How vehicle tracking evolved to what we know today

DaveConsumer, IoT, SME

image of vehicle tracking on phone

What is vehicle tracking?

Vehicle tracking has been around for a long time but as often happens with really useful technologies, vehicle tracking was made possible by bringing together two existing capabilities. The first was the Global Positioning System (GPS), the second was the mass deployment of cellular telephony. Even so, it took four decades for those two technologies to get to a point where vehicle tracking became a commercial reality.

A child of the Space Race

GPS was a child of the ‘space race’ between the USA and the USSR. Following the launch of the first artificial satellite, Sputnik in 1957, researchers noticed that the frequency of signals coming from the satellite to a fixed point on the ground increased as it approached over the horizon and decreased as it moved away. This is called Doppler Shift and showed that if a satellite location could be determined from the ground via the frequency shift of its radio signal, then the location of a receiver on the ground could also be determined by its distance from a satellite. The accuracy of the ground location could be improved if signals from two or more satellites could be received and this led to the development of ‘Transit’, a constellation of 36 low earth orbit (LEO) satellites launched in the 1960s and operated by the US Navy for the purpose of submarine warfare.

The introduction of Navstar

In the 1970s the US military set about developing a more advanced satellite tracking system called ‘Navstar’ that would allow all ground based vehicles and aircraft to know their position more accurately. Navstar satellites were an improvement over Transit, enhanced by the use of on-board atomic clocks, allowing greater accuracy. The first launch took place in 1989 and by 1995 27 satellites had been launched, 24 active with 3 reserved as spares when orbit adjustments were being made to the others. The orbits of the GPS system are such that 4 satellites are always visible from any place on the earth. In 1989 the first hand- held GPS navigation devices came onto the market in the USA. At first the accuracy of the system for civilian use was deliberately curtailed until 2000 when the US Government allowed a higher level of accuracy. This led to a rapid increase in the use of GPS by industries such as logistics, forestry, and fishing.

The falling cost of chipsets

In 1990 the cost of a chip to receive a GPS signal was between $30 and $50, with a few hundred thousand being sold in that year. By 2010 that had fallen to less than $1 with hundreds of millions being sold each year for use in phones, cars, trucks and other devices. But GPS only gives us half of what is needed for a vehicle tracking system. Knowing your location is not the same thing as knowing the location of other people and other vehicles or things. To do that you need to be able to transmit the GPS data to a remote device. In the early days of GPS the only way to do that was via a land line or using another satellite. A land line was no help of course as by definition the GPS receiver spent a lot of time on the move, while using another satellite connection to transmit the data was too expensive for most applications. This is where the second enabling technology for vehicle tracking came into play, mobile telephony.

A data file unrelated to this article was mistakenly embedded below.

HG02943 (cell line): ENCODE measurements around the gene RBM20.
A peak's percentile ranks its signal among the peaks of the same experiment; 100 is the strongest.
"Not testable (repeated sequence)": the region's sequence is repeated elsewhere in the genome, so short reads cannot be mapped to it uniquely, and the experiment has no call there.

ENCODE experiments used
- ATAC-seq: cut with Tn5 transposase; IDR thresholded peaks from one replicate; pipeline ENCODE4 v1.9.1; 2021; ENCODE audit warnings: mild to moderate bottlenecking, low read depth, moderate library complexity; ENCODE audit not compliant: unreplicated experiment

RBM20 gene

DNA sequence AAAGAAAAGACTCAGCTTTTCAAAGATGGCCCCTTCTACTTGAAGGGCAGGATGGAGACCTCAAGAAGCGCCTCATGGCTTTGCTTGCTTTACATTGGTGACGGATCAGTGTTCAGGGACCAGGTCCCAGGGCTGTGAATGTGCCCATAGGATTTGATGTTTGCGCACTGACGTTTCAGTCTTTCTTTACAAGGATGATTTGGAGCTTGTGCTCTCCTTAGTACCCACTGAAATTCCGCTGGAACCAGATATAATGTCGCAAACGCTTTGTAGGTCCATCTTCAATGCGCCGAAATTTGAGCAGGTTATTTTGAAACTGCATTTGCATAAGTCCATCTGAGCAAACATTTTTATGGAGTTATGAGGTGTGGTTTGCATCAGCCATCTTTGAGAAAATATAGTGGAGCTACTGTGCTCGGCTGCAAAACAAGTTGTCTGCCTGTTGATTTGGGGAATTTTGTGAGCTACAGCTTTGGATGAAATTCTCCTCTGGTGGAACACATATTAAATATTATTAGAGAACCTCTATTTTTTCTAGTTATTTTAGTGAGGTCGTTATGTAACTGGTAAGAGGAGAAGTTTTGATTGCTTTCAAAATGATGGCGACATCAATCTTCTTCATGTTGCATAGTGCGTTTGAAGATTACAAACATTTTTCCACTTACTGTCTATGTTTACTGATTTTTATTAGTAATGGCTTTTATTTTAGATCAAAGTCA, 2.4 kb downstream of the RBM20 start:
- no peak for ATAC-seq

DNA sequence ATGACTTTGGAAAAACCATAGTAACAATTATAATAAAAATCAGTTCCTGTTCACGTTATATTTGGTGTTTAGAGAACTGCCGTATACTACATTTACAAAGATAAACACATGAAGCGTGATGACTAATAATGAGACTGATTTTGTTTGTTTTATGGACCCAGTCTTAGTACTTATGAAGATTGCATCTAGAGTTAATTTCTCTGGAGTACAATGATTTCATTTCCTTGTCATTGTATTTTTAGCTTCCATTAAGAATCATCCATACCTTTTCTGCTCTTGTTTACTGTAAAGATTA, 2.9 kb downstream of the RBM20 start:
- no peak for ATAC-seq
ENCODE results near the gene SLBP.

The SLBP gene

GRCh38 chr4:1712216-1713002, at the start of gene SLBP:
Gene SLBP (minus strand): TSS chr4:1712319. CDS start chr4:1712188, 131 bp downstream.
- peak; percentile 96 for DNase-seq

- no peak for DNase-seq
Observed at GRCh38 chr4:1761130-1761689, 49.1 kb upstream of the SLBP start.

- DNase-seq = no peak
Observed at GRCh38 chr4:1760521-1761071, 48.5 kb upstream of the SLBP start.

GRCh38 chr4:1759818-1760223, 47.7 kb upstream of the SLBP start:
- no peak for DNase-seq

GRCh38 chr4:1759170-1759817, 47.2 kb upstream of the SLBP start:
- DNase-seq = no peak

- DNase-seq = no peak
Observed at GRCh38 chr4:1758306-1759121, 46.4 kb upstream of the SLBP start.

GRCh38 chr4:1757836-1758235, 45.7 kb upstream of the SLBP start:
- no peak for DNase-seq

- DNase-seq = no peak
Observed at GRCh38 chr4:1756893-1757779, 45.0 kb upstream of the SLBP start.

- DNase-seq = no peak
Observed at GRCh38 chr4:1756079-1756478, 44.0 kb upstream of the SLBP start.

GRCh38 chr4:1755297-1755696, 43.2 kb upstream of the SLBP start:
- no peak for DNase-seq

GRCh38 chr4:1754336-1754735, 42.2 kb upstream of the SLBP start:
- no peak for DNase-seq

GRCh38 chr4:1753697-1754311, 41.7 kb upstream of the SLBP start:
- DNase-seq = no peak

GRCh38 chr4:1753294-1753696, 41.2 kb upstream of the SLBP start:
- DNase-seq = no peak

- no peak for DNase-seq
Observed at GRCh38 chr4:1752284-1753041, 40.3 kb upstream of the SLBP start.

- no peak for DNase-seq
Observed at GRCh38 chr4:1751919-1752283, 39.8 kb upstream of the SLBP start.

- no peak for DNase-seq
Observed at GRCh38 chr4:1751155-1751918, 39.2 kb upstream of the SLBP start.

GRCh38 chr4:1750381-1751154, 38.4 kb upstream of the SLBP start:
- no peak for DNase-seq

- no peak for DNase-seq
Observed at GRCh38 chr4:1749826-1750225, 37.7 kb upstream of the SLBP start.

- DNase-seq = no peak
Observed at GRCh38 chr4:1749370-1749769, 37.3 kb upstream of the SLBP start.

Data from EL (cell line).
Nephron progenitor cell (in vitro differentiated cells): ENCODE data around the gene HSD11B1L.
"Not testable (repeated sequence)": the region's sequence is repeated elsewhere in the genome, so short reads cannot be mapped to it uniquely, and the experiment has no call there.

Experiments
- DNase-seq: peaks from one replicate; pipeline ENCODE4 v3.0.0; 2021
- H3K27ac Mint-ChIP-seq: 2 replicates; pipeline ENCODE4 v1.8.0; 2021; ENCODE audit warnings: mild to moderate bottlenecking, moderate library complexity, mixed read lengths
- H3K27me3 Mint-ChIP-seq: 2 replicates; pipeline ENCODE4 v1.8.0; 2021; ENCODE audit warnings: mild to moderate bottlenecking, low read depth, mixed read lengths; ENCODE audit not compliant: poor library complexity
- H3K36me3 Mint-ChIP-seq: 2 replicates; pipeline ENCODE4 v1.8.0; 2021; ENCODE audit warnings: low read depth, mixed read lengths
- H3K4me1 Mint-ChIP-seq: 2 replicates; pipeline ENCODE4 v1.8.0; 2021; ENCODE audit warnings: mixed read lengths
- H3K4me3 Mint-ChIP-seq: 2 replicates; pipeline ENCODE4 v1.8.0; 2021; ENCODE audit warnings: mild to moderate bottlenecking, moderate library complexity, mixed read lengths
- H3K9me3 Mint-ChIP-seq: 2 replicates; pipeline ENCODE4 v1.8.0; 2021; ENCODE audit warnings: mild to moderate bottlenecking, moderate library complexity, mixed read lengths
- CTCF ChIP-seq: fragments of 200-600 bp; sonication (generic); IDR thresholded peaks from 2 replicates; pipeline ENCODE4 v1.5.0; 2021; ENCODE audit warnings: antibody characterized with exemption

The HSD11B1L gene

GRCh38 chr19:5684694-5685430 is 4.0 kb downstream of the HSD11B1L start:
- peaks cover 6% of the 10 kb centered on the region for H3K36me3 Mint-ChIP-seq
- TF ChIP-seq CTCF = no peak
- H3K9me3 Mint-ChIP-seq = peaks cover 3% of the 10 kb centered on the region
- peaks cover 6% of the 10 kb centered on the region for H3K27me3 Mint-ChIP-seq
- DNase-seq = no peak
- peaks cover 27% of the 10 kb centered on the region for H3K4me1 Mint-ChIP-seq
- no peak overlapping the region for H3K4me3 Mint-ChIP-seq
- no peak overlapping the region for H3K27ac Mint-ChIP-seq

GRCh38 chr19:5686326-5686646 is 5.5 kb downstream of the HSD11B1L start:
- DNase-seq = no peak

The arrival of mobile packet switched data

The early mobile phone networks got started at around the same time as Navstar was being conceived, but these networks were not much help in terms of transmitting data. Sometimes called 1G, these were analogue systems designed only for voice. The first 2G (GSM) was launched in Finland in 1991 and was the first iteration of digital mobile telephony. Although 2G could support circuit switched data services it was only when a development of the 2G standards allowed the first packet switched data services to be offered. That was when data over mobile phone networks really got started. Known as 2.5G, the General Packet Radio Service (GPRS) was the ideal complement to GPS, allowing the GPS device to transmit its position over the mobile phone networks for very little cost. GPRS was an easy addition to existing 2G services for network operators and by 2000 were becoming ubiquitous. The global coverage of GPS and the growing coverage of GPRS networks allowed vehicle tracking to take off rapidly. Before the term ‘IoT’ appeared, vehicle tracking was known as a Telematics or M2M (Machine to Machine) application.

Ever evolving technology

Of course, neither GPS nor GPRS have stood still. There are now more satellite services, not only those launched by the USA, collectively these are known as GNSS (Global Navigation Satellite Systems) and include:

  • GPS (USA)
  • Galileo Europe)
  • GLONASS (Russia)
  • Beidou (China)


There are also two regional systems offering coverage in Japan (QZSS) and India (IRNSS).

Mobile phone networks have also developed of course with the evolution of 3G, 4G and 5G. All of these provide digital data links between the vehicle tracking device and the internet.